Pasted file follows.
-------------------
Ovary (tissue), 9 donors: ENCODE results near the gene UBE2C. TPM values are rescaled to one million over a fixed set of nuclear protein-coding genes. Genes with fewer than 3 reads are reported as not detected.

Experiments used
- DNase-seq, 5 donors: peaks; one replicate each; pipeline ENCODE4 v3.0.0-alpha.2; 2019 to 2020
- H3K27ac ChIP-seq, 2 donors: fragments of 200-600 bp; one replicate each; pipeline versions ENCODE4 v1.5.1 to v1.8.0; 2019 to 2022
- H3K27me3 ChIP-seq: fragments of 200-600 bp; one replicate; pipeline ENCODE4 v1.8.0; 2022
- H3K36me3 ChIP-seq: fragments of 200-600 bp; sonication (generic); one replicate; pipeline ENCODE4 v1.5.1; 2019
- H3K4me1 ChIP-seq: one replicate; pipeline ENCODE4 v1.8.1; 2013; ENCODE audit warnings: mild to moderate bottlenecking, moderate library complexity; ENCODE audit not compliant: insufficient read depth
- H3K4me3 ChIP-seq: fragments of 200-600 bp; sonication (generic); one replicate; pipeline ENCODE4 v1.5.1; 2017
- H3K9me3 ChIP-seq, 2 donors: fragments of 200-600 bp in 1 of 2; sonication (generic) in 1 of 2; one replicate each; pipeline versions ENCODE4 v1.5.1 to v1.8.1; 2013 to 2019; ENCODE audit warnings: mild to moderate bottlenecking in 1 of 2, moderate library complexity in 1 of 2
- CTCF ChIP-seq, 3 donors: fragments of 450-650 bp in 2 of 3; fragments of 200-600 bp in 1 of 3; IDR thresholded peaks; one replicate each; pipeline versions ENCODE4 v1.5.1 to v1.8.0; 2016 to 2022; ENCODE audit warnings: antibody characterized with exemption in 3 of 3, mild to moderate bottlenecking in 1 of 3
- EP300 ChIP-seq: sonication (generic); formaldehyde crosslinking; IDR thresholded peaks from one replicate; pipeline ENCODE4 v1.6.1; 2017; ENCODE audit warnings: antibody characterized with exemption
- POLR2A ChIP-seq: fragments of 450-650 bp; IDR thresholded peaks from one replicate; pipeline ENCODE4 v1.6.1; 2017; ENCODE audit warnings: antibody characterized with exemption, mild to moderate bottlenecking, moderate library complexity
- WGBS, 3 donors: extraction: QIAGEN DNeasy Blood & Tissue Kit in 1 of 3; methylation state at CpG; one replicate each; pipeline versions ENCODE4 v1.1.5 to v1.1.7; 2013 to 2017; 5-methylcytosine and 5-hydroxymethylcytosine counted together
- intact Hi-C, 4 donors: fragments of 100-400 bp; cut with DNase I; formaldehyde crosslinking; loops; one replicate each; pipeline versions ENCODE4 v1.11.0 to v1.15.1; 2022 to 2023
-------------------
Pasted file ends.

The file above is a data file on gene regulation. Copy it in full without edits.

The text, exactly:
Ovary (tissue), 9 donors: ENCODE results near the gene UBE2C. TPM values are rescaled to one million over a fixed set of nuclear protein-coding genes. Genes with fewer than 3 reads are reported as not detected.

Experiments used
- DNase-seq, 5 donors: peaks; one replicate each; pipeline ENCODE4 v3.0.0-alpha.2; 2019 to 2020
- H3K27ac ChIP-seq, 2 donors: fragments of 200-600 bp; one replicate each; pipeline versions ENCODE4 v1.5.1 to v1.8.0; 2019 to 2022
- H3K27me3 ChIP-seq: fragments of 200-600 bp; one replicate; pipeline ENCODE4 v1.8.0; 2022
- H3K36me3 ChIP-seq: fragments of 200-600 bp; sonication (generic); one replicate; pipeline ENCODE4 v1.5.1; 2019
- H3K4me1 ChIP-seq: one replicate; pipeline ENCODE4 v1.8.1; 2013; ENCODE audit warnings: mild to moderate bottlenecking, moderate library complexity; ENCODE audit not compliant: insufficient read depth
- H3K4me3 ChIP-seq: fragments of 200-600 bp; sonication (generic); one replicate; pipeline ENCODE4 v1.5.1; 2017
- H3K9me3 ChIP-seq, 2 donors: fragments of 200-600 bp in 1 of 2; sonication (generic) in 1 of 2; one replicate each; pipeline versions ENCODE4 v1.5.1 to v1.8.1; 2013 to 2019; ENCODE audit warnings: mild to moderate bottlenecking in 1 of 2, moderate library complexity in 1 of 2
- CTCF ChIP-seq, 3 donors: fragments of 450-650 bp in 2 of 3; fragments of 200-600 bp in 1 of 3; IDR thresholded peaks; one replicate each; pipeline versions ENCODE4 v1.5.1 to v1.8.0; 2016 to 2022; ENCODE audit warnings: antibody characterized with exemption in 3 of 3, mild to moderate bottlenecking in 1 of 3
- EP300 ChIP-seq: sonication (generic); formaldehyde crosslinking; IDR thresholded peaks from one replicate; pipeline ENCODE4 v1.6.1; 2017; ENCODE audit warnings: antibody characterized with exemption
- POLR2A ChIP-seq: fragments of 450-650 bp; IDR thresholded peaks from one replicate; pipeline ENCODE4 v1.6.1; 2017; ENCODE audit warnings: antibody characterized with exemption, mild to moderate bottlenecking, moderate library complexity
- WGBS, 3 donors: extraction: QIAGEN DNeasy Blood & Tissue Kit in 1 of 3; methylation state at CpG; one replicate each; pipeline versions ENCODE4 v1.1.5 to v1.1.7; 2013 to 2017; 5-methylcytosine and 5-hydroxymethylcytosine counted together
- intact Hi-C, 4 donors: fragments of 100-400 bp; cut with DNase I; formaldehyde crosslinking; loops; one replicate each; pipeline versions ENCODE4 v1.11.0 to v1.15.1; 2022 to 2023